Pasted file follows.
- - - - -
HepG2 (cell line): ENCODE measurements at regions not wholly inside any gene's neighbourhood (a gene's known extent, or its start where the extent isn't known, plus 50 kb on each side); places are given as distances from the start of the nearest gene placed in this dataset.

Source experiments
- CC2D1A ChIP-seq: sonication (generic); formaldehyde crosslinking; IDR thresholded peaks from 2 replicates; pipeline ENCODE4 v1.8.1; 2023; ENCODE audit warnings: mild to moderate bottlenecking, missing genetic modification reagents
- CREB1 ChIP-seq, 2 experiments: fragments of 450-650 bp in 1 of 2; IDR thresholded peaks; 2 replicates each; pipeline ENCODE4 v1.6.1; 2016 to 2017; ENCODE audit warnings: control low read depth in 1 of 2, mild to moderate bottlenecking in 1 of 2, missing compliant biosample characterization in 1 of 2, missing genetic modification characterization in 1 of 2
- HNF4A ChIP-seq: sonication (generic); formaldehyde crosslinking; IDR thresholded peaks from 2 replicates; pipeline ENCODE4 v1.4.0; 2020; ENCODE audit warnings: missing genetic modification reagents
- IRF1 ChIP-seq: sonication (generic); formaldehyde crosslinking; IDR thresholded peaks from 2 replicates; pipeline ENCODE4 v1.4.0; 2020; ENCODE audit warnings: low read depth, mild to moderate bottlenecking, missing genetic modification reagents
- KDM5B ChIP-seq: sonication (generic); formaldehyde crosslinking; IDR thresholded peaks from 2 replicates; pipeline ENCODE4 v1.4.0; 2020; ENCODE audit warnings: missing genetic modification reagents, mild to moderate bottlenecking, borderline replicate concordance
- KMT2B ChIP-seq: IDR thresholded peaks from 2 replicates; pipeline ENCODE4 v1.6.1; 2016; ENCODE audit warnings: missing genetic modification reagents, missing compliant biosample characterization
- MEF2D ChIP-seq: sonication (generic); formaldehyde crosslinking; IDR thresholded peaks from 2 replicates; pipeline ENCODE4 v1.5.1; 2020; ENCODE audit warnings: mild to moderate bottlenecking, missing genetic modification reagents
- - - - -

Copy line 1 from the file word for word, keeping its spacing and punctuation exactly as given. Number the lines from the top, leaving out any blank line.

HepG2 (cell line): ENCODE measurements at regions not wholly inside any gene's neighbourhood (a gene's known extent, or its start where the extent isn't known, plus 50 kb on each side); places are given as distances from the start of the nearest gene placed in this dataset.